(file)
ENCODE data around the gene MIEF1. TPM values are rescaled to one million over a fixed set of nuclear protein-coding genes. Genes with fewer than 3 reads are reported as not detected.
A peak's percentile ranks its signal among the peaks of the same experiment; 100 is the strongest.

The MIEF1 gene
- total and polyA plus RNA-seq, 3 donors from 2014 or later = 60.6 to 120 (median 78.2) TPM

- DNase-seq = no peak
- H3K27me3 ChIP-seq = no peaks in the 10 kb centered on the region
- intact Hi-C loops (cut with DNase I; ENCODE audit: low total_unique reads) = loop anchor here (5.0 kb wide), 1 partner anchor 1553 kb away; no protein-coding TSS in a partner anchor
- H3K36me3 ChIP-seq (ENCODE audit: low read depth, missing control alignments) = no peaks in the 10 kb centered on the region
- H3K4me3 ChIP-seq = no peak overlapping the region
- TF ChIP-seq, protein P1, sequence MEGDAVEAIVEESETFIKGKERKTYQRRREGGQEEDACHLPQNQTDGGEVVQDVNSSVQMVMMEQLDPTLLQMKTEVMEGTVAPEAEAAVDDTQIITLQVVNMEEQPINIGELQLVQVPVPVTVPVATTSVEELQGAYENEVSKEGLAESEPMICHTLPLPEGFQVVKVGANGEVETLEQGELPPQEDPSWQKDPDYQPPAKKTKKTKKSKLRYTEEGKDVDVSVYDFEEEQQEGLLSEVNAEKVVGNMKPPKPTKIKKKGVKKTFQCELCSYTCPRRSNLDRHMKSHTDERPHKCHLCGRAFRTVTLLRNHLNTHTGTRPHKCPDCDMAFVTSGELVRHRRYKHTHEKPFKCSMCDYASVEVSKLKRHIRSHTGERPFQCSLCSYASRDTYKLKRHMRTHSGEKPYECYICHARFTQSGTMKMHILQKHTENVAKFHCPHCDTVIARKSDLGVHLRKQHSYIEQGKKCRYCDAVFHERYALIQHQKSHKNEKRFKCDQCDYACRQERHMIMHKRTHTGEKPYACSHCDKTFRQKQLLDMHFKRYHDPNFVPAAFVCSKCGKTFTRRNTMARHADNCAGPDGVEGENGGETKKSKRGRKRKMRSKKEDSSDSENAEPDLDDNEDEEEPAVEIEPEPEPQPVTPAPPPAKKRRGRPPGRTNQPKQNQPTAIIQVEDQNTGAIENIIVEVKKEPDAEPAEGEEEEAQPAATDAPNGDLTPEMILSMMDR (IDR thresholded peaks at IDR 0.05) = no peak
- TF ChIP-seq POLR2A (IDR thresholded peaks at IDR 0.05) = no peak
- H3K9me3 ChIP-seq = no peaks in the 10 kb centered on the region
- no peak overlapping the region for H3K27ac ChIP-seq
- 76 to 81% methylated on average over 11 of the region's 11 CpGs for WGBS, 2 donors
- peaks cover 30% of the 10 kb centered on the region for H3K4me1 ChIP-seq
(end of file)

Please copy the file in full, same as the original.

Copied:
ENCODE data around the gene MIEF1. TPM values are rescaled to one million over a fixed set of nuclear protein-coding genes. Genes with fewer than 3 reads are reported as not detected.
A peak's percentile ranks its signal among the peaks of the same experiment; 100 is the strongest.

The MIEF1 gene
- total and polyA plus RNA-seq, 3 donors from 2014 or later = 60.6 to 120 (median 78.2) TPM

- DNase-seq = no peak
- H3K27me3 ChIP-seq = no peaks in the 10 kb centered on the region
- intact Hi-C loops (cut with DNase I; ENCODE audit: low total_unique reads) = loop anchor here (5.0 kb wide), 1 partner anchor 1553 kb away; no protein-coding TSS in a partner anchor
- H3K36me3 ChIP-seq (ENCODE audit: low read depth, missing control alignments) = no peaks in the 10 kb centered on the region
- H3K4me3 ChIP-seq = no peak overlapping the region
- TF ChIP-seq, protein P1, sequence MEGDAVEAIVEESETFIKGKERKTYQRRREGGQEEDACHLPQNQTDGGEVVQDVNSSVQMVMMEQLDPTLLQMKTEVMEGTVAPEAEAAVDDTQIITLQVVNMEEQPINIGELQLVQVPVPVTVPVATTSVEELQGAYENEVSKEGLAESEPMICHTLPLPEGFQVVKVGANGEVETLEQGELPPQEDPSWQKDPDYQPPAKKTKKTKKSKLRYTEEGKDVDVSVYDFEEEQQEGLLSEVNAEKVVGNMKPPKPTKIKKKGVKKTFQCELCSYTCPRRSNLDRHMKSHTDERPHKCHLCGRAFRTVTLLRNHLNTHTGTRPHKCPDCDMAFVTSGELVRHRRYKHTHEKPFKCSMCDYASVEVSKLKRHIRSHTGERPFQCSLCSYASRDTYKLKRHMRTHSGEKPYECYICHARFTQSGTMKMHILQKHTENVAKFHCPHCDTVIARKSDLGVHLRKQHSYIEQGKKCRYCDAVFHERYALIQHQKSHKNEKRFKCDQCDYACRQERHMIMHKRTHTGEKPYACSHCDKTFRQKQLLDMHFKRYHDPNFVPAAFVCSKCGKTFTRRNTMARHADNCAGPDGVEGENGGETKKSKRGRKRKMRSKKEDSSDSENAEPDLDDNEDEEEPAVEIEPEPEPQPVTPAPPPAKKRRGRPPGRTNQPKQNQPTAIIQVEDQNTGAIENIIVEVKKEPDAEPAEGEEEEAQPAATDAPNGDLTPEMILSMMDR (IDR thresholded peaks at IDR 0.05) = no peak
- TF ChIP-seq POLR2A (IDR thresholded peaks at IDR 0.05) = no peak
- H3K9me3 ChIP-seq = no peaks in the 10 kb centered on the region
- no peak overlapping the region for H3K27ac ChIP-seq
- 76 to 81% methylated on average over 11 of the region's 11 CpGs for WGBS, 2 donors
- peaks cover 30% of the 10 kb centered on the region for H3K4me1 ChIP-seq